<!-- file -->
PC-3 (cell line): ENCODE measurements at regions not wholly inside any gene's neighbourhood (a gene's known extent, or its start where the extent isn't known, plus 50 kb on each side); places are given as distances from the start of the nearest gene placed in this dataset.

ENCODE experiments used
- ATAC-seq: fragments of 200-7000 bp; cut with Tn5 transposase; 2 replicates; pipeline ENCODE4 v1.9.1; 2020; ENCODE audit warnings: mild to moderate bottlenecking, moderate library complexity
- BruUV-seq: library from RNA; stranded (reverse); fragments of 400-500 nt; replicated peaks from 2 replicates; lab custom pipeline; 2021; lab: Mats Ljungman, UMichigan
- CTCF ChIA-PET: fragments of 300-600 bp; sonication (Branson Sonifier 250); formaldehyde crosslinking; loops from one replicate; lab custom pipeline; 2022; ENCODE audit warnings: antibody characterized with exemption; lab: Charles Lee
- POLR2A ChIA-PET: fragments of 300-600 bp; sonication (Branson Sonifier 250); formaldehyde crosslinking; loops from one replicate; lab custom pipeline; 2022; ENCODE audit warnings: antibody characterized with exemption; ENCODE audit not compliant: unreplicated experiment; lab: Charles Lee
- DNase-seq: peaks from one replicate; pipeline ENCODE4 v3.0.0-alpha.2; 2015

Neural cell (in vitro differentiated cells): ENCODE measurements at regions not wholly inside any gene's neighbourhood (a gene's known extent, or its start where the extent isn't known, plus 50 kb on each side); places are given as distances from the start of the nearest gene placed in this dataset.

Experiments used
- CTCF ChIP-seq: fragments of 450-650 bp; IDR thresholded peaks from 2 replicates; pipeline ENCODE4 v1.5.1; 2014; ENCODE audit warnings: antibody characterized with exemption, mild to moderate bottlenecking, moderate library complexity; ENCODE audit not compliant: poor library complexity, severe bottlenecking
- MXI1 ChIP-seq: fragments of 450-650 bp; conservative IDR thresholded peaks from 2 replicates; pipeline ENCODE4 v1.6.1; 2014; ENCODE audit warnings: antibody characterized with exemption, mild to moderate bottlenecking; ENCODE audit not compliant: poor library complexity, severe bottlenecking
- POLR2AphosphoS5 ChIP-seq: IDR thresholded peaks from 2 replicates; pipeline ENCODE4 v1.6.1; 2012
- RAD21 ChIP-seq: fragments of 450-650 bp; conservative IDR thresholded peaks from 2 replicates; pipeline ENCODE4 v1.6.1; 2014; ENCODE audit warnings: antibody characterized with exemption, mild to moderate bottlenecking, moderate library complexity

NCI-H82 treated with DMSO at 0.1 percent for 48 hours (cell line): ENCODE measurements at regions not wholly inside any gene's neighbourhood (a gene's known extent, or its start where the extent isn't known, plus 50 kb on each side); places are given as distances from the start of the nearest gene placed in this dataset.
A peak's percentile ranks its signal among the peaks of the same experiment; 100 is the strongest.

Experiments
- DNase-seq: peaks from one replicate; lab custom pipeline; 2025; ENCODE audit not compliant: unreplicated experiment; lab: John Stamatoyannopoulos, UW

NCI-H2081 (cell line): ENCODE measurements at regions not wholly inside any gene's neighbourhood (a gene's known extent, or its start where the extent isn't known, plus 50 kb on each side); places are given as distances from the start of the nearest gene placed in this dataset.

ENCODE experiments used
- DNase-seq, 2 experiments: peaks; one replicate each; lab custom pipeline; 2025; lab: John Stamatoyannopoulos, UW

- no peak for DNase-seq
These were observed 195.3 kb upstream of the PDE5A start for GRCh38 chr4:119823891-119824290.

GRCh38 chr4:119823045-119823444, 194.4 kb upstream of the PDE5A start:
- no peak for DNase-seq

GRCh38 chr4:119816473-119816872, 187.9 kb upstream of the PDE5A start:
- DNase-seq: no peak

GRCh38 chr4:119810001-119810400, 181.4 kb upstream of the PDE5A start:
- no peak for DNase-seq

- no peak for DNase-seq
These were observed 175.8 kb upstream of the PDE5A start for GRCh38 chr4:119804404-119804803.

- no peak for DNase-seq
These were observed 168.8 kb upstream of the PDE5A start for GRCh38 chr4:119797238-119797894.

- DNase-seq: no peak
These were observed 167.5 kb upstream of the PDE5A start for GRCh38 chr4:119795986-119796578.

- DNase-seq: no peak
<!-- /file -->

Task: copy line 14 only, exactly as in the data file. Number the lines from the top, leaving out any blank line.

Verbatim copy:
NCI-H82 treated with DMSO at 0.1 percent for 48 hours (cell line): ENCODE measurements at regions not wholly inside any gene's neighbourhood (a gene's known extent, or its start where the extent isn't known, plus 50 kb on each side); places are given as distances from the start of the nearest gene placed in this dataset.